While Rome was trembling for the issue of the war with the Cimbri, she was forced to send an army elsewhere. [Slave revolts.] There was at this time another general stir among the slave population. There were risings at Nuceria, at Capua, in the silver mines of Attica, and at Thurii, and the last was headed by a Roman eques, named Minucius or Vettius. He wanted to buy a female slave; and, failing to raise the money which was her price, armed his own slaves, was joined by others, assumed the state and title of king, and fortified a camp, being at the head of 3,500 men. Lucullus, the praetor, marched against him with 4,400 men; but though superior in numbers, he preferred Jugurthine tactics, and bribed a Greek to betray Vettius, who anticipated a worse fate by suicide. [Second slave rebellion in Sicily.] But, as before, the fiercest outbreak was in Sicily. Marius had applied for men for his levies to Nicomedes, king of Bithynia, who replied that he had none to send, because the Roman publicani had carried off most of his subjects and sold them as slaves. Thereupon the Senate issued orders that no free member of an allied state should be kept as a slave in a Roman province. [Weakness of Licinius Nerva.] P. Licinius Nerva, governor of Sicily, in accordance with these orders, set free a number of Sicilian slaves; but, worked on by the indignation of the proprietors, he backed out of what he had begun to do, and, having raised the hopes of the slaves, caused an insurrection by disappointing them. He suppressed the first rebels by treachery. But he was a weak man, and delayed so long in attacking another body near Heraclea, that when he sent a lieutenant to attack them with 600 men they were strong enough to beat him. [Salvius elected king.] By this success they supplied themselves with arms, and then elected Salvius as their king, who found himself at the head of 20,000 infantry and 2,000 horse. With these troops he attacked Morgantia, and, on the governor coming to relieve it, turned on him and routed him; and by proclaiming that anyone who threw down his arms should be spared, he got a fresh supply for his men. [Athenion heads the slaves in the west.] Then the slaves of the west rose near Lilybaeum, headed by Athenion, a Cilician robber-captain before he was a slave, and a man of great courage and capacity, who pretended to be a magician and was elected king. [Salvius takes the name of Tryphon.] Salvius took the name of Tryphon, a usurper of the Syrian throne in 149. Athenion, deferring to his authority, became his general, and Triocala, supposed to be near the modern Calata Bellotta, was their head-quarters. In some respects this second slave revolt was a repetition of the first. As the Cilician Cleon submitted to the impostor Eunous, who called himself Antiochus, so now the Cilician Athenion submitted to the impostor Salvius, who called himself Tryphon. [Lucullus sent to Sicily, 103 B.C.] The outbreak had probably begun in 105, but it was not till 103 that Lucullus, who had put down Vettius, was sent to Sicily with 1,600 or 1,700 men. [Battle of Scirthaea.] Tryphon, distrusting Athenion, had put him in prison. But he released him now, and at Scirthaea a great battle was fought, in which 20,000 slaves were slain, and Athenion was left for dead. Lucullus, however, delayed to attack Triocala, and did nothing more, unless he destroyed his own military stores in order to injure his successor C. Servilius. To say that if he did so, such mean treason could only happen in a government where place depends on a popular vote, is a random criticism, for, though nominally open to all, the consulship was virtually closed, except to a few families, which retained now, as they had always done, the high offices in their own hands, and, when Marius forced this close circle, Metellus is said to have acted much as Lucullus did.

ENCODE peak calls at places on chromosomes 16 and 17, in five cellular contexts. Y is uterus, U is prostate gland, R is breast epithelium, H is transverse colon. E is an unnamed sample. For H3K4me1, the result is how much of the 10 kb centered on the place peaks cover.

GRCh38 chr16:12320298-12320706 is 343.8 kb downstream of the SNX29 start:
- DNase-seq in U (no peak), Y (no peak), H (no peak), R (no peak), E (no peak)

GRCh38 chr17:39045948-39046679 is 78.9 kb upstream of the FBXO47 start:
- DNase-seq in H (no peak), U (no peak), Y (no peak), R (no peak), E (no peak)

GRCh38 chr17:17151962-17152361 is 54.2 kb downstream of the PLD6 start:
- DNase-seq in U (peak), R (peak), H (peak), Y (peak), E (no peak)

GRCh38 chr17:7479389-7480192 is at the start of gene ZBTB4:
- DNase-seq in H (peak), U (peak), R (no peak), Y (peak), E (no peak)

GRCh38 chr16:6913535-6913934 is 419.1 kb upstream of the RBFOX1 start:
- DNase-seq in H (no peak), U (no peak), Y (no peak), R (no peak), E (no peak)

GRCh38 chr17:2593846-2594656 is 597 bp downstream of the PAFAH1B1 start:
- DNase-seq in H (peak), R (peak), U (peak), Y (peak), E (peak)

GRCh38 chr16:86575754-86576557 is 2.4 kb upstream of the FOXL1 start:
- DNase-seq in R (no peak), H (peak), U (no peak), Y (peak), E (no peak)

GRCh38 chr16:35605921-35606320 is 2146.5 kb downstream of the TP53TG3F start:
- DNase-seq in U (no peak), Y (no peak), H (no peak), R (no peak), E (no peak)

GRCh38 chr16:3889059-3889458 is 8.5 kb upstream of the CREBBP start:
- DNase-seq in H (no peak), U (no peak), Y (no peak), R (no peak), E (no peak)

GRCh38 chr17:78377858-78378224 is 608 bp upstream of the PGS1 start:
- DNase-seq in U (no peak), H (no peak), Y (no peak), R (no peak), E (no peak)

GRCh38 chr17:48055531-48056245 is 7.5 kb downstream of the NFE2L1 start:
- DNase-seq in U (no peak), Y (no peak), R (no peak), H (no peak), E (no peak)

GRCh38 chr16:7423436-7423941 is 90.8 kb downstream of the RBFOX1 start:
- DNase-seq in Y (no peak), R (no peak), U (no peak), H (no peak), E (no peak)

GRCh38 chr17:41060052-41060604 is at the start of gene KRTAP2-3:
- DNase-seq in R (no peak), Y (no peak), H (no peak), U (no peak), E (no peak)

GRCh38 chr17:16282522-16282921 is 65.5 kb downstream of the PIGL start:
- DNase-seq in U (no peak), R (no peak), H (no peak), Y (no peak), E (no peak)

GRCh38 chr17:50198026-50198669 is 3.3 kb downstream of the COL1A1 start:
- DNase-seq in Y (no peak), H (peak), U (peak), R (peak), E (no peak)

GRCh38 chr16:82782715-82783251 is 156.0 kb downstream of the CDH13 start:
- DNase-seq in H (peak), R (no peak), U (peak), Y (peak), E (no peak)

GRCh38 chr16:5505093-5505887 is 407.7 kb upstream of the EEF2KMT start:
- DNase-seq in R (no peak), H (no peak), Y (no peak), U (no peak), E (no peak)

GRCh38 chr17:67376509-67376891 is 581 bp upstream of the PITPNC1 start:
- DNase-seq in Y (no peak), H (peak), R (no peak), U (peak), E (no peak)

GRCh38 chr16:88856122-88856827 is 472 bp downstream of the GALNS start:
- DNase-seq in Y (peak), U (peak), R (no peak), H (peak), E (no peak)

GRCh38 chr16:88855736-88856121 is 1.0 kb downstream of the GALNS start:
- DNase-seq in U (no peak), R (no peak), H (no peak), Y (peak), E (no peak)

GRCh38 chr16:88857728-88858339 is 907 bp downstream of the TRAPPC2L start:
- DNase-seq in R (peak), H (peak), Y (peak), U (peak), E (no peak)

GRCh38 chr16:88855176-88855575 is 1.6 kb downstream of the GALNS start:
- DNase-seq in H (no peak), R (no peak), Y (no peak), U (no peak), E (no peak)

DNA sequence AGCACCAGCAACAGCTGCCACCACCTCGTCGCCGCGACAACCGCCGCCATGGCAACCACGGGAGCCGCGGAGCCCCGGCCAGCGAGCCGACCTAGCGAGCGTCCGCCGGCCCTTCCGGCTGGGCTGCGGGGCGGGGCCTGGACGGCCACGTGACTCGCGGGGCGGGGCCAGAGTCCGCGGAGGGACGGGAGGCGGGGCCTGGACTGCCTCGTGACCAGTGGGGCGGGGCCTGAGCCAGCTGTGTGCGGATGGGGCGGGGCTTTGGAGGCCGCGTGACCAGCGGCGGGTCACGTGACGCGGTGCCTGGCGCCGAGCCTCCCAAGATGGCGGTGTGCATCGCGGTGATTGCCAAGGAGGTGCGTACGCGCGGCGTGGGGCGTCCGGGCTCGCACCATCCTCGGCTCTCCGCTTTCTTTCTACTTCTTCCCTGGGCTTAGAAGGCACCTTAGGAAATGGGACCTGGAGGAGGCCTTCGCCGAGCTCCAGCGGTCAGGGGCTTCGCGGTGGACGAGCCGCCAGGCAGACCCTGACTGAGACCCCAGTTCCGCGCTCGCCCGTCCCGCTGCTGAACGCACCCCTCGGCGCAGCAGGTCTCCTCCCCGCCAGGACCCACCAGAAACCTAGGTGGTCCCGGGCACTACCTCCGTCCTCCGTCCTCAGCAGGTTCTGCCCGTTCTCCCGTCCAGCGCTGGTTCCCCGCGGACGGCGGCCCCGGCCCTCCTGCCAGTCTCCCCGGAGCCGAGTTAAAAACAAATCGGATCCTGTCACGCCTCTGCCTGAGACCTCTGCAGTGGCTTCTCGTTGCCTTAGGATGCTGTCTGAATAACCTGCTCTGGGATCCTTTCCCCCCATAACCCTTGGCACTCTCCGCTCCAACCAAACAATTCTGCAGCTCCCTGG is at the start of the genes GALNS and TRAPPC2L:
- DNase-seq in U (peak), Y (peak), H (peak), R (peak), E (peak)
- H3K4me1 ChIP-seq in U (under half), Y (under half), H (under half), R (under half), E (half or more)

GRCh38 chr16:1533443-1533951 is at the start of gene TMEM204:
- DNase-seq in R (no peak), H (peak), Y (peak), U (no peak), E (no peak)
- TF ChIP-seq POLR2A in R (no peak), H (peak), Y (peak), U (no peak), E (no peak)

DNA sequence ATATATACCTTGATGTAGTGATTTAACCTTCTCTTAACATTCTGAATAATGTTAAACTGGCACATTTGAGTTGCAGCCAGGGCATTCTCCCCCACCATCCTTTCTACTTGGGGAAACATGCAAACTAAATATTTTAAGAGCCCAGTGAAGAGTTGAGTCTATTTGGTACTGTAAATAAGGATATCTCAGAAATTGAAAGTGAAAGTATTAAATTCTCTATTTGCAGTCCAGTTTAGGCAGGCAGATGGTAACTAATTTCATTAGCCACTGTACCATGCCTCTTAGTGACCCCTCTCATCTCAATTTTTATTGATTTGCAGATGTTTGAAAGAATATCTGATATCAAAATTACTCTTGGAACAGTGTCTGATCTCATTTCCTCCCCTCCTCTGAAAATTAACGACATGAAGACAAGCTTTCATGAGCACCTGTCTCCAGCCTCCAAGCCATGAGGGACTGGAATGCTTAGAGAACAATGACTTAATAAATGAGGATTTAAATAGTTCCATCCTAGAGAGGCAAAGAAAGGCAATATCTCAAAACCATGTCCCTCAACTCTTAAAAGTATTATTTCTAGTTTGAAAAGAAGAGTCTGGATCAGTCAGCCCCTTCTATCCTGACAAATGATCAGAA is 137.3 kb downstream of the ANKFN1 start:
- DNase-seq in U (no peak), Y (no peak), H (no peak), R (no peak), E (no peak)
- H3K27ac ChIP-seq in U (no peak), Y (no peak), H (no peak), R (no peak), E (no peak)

Servilius was incapable. Athenion, who at Tryphon's death became king, surprised his camp, and nearly captured Messana. [M'. Aquilius ends the war.] But, in 101, M'. Aquilius was sent out, and defeated Athenion and slew him with his own hand. A batch of 1,000 still remained under arms, but surrendered to Aquilius. He sent them to Rome to fight with wild beasts in the arena. They preferred to die by each other's swords there. Satyrus and one other were left last, and Satyrus after killing his comrade slew himself. The misery caused in Sicily by this long war, which ended in 100 B.C., may be estimated by the fact that, whereas Sicily usually supplied Rome with corn, it was now desolated by famine, and its towns had to be supplied with grain from Rome.